Perspective from Interstate 95/Delaware Expressway north
Now traveling north on Interstate 95/Delaware Expressway in Chester, this is the first signage for the pending split with Interstate 476 north (signed with a control city of Plymouth Meeting and thus ignoring destinations outside the Philadelphia metropolitan area). Note that the right lane becomes exit only for Interstate 476 north, leaving only two through lanes for northbound Interstate 95. This area is commonly a choke point for traffic during commuting hours. Photo taken 07/27/07.
Northbound Interstate 95 advance signage for Interstate 476 north/Exit 7. Interstate 95 is a six-lane depressed freeway through the city of Chester. The freeway reduces to four lanes through the Interstate 476 interchange, only to widen upon exiting. This configuration on northbound with the right-hand lane becoming exit-only for Interstate 476 often leads to traffic delays. Photos taken 07/27/07 and 05/07/05.
Interstate 95 northbound at the northbound beginning of Interstate 476 (Exit 7). For many years this interchange sat unused. This changed in the late 1980s with the opening of Interstate 476 from Interstate 95 to Exit 1 (MacDade Boulevard). Upon completion of this section, exit signage for this interchange listed TO MacDade Blvd with no mention that this was apart of Interstate 476. Note the change in signage between 2005 and 2007 - the sign with the state name Interstate 476 shield was replaced. Photos taken 07/27/07 and 05/07/05.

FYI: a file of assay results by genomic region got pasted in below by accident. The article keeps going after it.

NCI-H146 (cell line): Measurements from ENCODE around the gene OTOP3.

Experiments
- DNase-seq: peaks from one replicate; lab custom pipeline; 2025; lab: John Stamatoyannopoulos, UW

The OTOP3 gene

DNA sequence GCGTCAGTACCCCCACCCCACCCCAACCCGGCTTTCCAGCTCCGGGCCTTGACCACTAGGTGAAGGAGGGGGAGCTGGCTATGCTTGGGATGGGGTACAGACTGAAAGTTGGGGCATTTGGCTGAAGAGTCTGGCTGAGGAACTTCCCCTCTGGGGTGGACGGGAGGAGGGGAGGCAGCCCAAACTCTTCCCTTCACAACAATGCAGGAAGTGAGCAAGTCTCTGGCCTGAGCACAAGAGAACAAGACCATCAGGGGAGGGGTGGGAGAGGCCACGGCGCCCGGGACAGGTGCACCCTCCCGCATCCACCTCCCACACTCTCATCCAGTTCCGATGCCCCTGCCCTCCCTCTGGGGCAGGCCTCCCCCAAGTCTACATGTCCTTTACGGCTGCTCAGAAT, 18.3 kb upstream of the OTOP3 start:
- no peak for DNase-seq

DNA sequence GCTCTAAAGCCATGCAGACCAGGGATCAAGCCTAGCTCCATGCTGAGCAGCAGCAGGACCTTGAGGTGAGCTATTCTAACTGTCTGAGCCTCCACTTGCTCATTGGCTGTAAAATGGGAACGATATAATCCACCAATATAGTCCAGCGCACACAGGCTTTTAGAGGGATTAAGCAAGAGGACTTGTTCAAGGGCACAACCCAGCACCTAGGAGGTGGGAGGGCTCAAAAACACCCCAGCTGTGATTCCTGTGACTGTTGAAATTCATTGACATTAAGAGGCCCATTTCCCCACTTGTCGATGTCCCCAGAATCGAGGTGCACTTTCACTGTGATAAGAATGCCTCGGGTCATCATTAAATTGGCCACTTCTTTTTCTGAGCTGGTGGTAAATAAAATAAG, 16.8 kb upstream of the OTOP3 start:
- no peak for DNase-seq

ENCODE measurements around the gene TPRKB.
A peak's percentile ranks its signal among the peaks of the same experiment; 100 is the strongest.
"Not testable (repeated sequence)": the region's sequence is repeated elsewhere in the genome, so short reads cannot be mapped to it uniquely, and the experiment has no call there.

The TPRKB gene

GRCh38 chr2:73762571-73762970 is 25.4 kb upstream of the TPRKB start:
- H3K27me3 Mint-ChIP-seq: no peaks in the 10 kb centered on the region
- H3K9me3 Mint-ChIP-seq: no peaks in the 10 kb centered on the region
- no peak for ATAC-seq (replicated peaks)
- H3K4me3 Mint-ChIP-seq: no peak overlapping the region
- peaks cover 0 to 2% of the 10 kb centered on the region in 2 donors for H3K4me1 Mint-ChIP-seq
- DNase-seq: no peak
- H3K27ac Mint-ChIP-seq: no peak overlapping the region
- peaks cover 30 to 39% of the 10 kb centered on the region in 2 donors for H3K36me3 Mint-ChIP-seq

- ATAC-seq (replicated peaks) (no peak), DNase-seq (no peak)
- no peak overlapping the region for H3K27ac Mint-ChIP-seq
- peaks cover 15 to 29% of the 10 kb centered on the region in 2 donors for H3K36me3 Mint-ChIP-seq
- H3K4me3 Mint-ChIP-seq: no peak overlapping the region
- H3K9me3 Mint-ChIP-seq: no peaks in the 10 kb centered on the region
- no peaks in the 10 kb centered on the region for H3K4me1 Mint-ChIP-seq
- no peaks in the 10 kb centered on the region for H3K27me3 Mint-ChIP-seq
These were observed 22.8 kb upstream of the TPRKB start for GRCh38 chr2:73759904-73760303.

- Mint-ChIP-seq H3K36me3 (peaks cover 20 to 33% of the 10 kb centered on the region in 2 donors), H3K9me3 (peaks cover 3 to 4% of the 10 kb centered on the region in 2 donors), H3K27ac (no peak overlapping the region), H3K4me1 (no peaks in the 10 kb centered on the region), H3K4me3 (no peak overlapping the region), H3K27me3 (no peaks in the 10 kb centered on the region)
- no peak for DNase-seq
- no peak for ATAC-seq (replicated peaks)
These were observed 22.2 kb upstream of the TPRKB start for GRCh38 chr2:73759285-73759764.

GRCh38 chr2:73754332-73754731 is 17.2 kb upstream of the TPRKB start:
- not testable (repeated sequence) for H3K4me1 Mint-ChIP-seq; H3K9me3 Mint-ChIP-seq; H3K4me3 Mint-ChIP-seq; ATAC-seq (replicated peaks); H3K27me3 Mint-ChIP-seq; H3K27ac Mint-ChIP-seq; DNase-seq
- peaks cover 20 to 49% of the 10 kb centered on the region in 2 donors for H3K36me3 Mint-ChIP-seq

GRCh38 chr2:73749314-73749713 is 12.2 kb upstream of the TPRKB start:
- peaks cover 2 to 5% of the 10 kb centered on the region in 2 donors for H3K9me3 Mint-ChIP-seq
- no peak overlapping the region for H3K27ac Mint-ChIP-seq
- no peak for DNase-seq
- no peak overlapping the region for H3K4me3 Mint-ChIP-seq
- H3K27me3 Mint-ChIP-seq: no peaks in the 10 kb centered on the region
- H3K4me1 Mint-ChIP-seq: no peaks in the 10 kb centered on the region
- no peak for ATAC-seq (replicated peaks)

Only two lanes carry Interstate 95/Delaware Expressway through the Interstate 476 tri-level stack interchange. THe flyover ramp carries traffic from Interstate 95 north to Interstate 476 north. Photo taken 07/27/07.
Perspective from Interstate 476 north
After transitioning from northbound Interstate 95 onto northbound Interstate 476, the first exit is for MacDade Boulevard. The left two lanes continue north along Interstate 476 to Plymouth Meeting, Allentown, and Scranton. Photo taken 05/07/05.
A second pull-through sign for northbound Interstate 476 to Plymouth Meeting is posted on the MacDade Boulevard overpass. This section of Interstate 476 was built with concrete. Photo taken 05/07/05.
The first Interstate 476 north shield is posted after the MacDade Boulevard interchange. Photo taken 08/15/04.